Note the term "slipped disk" refers to prolapse/herniation (disks actually don't slip from between the vertebra!).
CT scan- can it show disk prolapse?
CT scan showing disk prolapse.
Disk prolapse occurs with about equal frequency at cervical and lumbar levels.
At those levels the overwhelming majority of prolapses occur at L4-5 or L5-S1, and at C5-6 or C6-7.
Where do we not have intervertebral disks
None between skull and C1
None between C1 and C2
None in Sacral Region
None in Coccygeal Region
Numbering Scheme and relationships of spinal nerves, vertebrae and intervertebral disks.
SPINAL NERVES: There are 31 pairs of spinal nerves that exist via the intervertebral foramina (vs. 33 vertebrae). 8C (cervical), 12T (thoracic), 5L (lumbar), 5S (sacral), 1 Cx (coccygeal) pairs of nerves.
The cervical nerves leave above their same numbered vertebra. (For example, C1 nerve leaves above the atlas (between the C1 - skull juncture). The exception is C8 nerve (there is no C8 vertebra!) which leaves at the C7-T1 vertebral junction.
Thoracic and lumbar nerves leave below their same numbered vertebra.
Where does the spinal cord end within the adult
L1/L2-Cx1 region. Here, we do not have a spinal cord, so it's a safe area to get cerebral spinal fluid.
For thoracic and lumbar nerves, do they leave below or under their same numbered vertebra?
BELOW (because of the C 8 nerves)
Spinal cord ends her
Disc prolapse occurs at curvature. T/F
Describe the second number rule for disk prolapse for cervical and lumbar levels
For cervical and lumbar levels:
use the "second number rule" for disk prolapse:
The nerve affected by posterolateral disk prolapse
is designated by the second number in the disk's
name (e.g. disk C5-6 typically impinges on nerve C6).
In the cervical region this is the nerve leaving at that level.
In the lumbar level, this is the nerve leaving at the
next lower vertebral level.
The second number rule does not work for the thoracic level, but prolapse in that part of the spine is very rare.
How do you fix a herniated lumbar disk?
T/F- you can NEVER see a thoracic level disc prolapse.
FALSE! in the elderly population, you very well can. second number rule still doesn't work here
Movements of the vertebral column
Movements of the vertebral column: Flexion of vertebral column is done by abdominal musculature (e.g. rectus abdominus). Flexion is also done by gravity when the intrinsic back muscles aren't functioning to hold the spine erect. The intrinsic muscles of the back accomplish extension, rotation and lateral bending of the vertebral column (and head). Note that extension refers to the return to the "anatomical position" and continued movement beyond that plane is called hyperextension.The extrinsic musculature of the back which is superficial to the intrinsic back muscles has to do with movements of the upper extremity (or respiration) - not with movements of the vertebral column.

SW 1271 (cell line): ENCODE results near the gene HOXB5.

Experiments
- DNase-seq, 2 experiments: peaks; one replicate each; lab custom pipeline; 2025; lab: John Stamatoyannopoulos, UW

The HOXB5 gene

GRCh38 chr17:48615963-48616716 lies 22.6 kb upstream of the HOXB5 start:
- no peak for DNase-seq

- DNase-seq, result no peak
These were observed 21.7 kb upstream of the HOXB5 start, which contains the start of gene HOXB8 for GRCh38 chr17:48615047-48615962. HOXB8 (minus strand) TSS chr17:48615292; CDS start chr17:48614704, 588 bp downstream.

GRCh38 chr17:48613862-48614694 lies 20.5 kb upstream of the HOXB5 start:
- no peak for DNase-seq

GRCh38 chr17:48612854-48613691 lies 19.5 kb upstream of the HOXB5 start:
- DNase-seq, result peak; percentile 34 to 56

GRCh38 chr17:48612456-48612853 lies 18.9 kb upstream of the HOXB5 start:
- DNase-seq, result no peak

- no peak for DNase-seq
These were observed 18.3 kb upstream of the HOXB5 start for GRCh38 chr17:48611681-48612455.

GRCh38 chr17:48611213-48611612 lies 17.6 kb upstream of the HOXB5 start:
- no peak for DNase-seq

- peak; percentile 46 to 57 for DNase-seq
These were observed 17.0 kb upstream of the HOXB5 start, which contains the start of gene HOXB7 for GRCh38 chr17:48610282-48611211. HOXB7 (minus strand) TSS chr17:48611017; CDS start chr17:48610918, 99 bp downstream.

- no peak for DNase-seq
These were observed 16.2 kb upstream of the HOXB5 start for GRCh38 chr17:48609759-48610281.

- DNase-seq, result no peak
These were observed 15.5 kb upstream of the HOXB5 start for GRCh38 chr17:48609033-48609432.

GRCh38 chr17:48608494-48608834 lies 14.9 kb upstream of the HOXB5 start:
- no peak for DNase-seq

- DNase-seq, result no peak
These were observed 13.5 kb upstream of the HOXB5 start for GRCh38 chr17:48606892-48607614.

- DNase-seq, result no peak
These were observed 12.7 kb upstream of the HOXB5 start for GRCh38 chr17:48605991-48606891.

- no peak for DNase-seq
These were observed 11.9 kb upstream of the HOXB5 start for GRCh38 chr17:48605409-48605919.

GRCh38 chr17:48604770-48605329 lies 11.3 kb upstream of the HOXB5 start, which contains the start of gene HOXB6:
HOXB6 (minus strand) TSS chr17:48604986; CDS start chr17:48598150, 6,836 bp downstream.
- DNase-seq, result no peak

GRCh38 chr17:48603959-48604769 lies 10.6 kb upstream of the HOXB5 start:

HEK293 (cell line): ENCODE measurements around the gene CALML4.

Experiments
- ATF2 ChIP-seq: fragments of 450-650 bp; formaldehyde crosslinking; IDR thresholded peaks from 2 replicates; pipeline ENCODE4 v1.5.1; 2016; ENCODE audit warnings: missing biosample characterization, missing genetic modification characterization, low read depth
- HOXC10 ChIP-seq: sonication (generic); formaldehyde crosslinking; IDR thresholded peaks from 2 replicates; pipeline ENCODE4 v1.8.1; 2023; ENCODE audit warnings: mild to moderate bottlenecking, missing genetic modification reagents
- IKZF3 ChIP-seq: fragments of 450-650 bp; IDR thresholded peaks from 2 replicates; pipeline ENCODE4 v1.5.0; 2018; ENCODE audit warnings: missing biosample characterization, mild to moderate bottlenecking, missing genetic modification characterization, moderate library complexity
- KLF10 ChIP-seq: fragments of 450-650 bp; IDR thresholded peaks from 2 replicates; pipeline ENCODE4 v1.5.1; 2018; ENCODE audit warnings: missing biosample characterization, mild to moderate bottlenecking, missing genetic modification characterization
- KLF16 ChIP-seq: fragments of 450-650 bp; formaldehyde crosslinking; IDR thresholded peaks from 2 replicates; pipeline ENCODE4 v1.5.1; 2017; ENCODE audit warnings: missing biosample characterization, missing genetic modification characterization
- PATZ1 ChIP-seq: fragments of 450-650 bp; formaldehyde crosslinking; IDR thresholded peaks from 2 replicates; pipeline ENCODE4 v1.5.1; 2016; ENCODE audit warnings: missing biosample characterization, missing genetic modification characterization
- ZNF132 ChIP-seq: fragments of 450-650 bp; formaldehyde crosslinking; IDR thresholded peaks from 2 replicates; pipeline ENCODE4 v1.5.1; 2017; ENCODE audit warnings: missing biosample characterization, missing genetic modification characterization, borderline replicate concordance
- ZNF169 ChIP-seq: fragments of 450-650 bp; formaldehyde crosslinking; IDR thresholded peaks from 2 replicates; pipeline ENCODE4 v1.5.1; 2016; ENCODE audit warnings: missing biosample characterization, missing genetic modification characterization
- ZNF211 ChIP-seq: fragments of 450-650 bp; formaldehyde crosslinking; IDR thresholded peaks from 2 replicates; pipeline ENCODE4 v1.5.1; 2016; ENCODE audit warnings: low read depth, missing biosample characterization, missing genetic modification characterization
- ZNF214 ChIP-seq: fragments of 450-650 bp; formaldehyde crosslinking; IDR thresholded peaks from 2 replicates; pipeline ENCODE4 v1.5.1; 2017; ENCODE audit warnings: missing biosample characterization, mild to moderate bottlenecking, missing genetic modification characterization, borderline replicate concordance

Extrinsic Back Muscles
Superficially located on the back
Move the upper extremities or are involved in respiration.
Rhomboid Minor and Major,
Posterior Superior & Inferior Serratus
Triangle of Auscultation
this means 'listen' and the triangle is located at the 6th intercostal space. To 'open up' this space for listening, have the patient protract (abduct) the scapula by bringing their arms together in front of their body. Now, the space between the lower border of the trapezius, the upper bored of the latissimus doors and medial border of the scapula is covered only by skin and intercostal muscles. This is an excellent place for listening to thoracic sounds.
Muscles act here
Origin: superior nuchal line of occipital bone, nuchal ligaement, and spines of all thoracic vertebrae.
Insertion: spine of scapula and accordion, lateral portion of clavicle.
Nerve: cranial nerve XI- the spinal accessory nerve.
Function: elevates, retracts and superiorly rotates scapula to face the gleaned cavity skyward (this is needed for full aBduction of the arm to occur); the trapezius can also depress the scapula *when just the inferior fibers are used)
Arterial supply: superficial branch of transverse cervical artery
Origin: iliac crest, spines of T7-L5, thoracolumbar fascia, inferior 3-4 ribs.
Insertion: floor of inter tubercular (bicipital) groove of humerus
Nerve: thoracodorsal nerve
Function: adducts, extends and medially rotates the humerus (picture the power stroke of swimming)
Arterial supply: thoracodorsal artery
Inserts into the scapula
Inserts into the scapula
straighten up shoulders
Origin: transverse processes of C1-C4